School lunch rules

The big news in lunch this week was the USDA released its new standards for school meals. Pizza will still be considered a vegetable and the french fry lobby maintained its hold on the list of acceptable foods (and still isn’t happy that “the potato is being downplayed,” reports the New York Times), but according to observers like the Center for Science in the Public Interest, these new standards are the best ever, representing “one of the most important advancements in nutrition in decades.”

New nutrition standards: does that mean no more Frito pie?

The USA will now join countries around the world that offer healthy guidelines for school meals.

Salt will be limited, no trans fats allowed, kids will be offered a wider variety of fruits and veg, milk will be low fat and whole grains are prioritized. School lunch providers will get an additional six cents per school lunch in order to achieve these new standards. (USA Today offers a few more details here.)

It’s about time.

But the fight for healthy school lunches is not over. The new standards will be phased in over time, there will no doubt be food companies looking for ways to cut costs, and the amount provided per meal may simply not be enough in the first place. Vigilance is necessary.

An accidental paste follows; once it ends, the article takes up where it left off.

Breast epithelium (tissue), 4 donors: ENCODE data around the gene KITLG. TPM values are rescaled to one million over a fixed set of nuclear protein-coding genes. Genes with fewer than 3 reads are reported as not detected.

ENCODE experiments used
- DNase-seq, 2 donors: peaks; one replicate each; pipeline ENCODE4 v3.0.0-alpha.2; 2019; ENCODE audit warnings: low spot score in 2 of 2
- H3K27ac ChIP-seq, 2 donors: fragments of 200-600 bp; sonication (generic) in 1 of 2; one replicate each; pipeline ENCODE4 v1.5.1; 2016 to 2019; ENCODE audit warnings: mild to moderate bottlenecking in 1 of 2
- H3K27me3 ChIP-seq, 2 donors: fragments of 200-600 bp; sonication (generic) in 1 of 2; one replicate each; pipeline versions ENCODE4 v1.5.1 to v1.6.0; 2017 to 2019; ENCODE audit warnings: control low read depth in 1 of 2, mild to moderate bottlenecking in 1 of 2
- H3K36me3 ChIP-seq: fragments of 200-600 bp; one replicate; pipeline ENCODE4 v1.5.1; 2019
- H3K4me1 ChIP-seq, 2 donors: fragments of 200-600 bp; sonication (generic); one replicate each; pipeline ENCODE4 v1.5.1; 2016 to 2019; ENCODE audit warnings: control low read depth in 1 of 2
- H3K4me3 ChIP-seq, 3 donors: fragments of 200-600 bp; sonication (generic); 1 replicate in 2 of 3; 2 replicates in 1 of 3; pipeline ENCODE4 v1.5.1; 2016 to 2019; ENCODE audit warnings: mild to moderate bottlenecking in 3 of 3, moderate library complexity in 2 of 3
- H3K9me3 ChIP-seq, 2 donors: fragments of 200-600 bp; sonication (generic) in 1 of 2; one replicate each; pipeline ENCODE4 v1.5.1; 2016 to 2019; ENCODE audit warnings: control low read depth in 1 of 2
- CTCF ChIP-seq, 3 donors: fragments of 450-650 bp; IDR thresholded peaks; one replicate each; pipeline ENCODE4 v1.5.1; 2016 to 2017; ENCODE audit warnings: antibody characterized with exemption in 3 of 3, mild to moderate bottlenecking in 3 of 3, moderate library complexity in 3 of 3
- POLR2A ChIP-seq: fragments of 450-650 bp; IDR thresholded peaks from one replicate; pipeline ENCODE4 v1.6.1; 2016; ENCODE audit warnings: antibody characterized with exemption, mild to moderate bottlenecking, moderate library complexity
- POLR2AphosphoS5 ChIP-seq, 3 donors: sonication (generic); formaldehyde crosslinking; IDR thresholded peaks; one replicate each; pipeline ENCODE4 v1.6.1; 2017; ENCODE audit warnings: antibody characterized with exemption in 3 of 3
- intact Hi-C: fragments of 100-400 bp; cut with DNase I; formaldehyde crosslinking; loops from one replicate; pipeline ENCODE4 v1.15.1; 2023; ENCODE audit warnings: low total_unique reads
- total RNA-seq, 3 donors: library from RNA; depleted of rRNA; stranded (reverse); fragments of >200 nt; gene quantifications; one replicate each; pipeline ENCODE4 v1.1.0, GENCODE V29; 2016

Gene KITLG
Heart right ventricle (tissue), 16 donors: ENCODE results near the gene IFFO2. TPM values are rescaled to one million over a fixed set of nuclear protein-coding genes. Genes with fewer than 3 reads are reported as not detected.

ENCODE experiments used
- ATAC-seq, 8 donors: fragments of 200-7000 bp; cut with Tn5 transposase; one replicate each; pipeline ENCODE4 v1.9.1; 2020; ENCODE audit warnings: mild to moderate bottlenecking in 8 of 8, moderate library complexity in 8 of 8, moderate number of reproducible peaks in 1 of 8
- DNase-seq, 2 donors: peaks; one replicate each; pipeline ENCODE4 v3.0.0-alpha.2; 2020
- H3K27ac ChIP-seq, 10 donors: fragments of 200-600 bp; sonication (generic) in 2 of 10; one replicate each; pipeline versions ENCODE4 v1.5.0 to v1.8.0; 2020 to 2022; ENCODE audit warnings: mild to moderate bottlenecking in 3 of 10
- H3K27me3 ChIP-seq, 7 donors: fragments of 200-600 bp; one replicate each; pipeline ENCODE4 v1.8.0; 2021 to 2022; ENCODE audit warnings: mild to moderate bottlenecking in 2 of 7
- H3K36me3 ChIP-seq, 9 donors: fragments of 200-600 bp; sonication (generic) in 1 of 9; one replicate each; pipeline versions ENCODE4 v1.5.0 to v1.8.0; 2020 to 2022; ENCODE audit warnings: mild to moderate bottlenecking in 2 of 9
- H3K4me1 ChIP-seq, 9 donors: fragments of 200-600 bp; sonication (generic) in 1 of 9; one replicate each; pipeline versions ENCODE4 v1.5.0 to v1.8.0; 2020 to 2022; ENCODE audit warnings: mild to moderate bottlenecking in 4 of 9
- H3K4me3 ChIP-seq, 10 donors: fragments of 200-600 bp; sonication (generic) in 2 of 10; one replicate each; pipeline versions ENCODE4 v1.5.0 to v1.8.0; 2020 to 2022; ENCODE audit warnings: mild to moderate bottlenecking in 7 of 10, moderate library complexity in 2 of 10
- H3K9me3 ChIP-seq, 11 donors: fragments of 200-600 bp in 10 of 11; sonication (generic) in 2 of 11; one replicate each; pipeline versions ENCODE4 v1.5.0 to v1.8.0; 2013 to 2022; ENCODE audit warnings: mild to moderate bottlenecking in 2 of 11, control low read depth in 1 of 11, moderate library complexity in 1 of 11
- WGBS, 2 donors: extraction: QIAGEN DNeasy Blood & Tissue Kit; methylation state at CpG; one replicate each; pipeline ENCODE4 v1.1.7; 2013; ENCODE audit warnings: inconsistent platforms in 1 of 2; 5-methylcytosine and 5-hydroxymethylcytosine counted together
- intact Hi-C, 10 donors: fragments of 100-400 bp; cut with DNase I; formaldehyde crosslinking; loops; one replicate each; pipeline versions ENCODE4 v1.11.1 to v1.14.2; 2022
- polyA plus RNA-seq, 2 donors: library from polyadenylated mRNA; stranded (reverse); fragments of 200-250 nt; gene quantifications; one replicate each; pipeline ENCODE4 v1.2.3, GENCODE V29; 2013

Check out Bettina Elias Siegel‘s always excellent analysis at The Lunch Tray for more on the Good, Bad and Ugly of the new standards. I also thought Mrs. Q., of Fed Up with School Lunch fame, did a nice job expressing how parents can help improve school lunch in her column.

Incidentally, Mrs. Q. posted an interesting piece about lunch ladies. Seems the staff of Chicago school cafeterias were actually asked what they think about school lunch. More evidence of their makeover, methinks.


1 Comment

Filed under Kids and food, School kitchens, School lunch

One response to “School lunch rules

  1. Thank you for the lovely shout out, Andrea! 🙂

    I should also mention that I hope to have an interview with one of the Chicago lunch workers on The Lunch Tray in the coming days . . .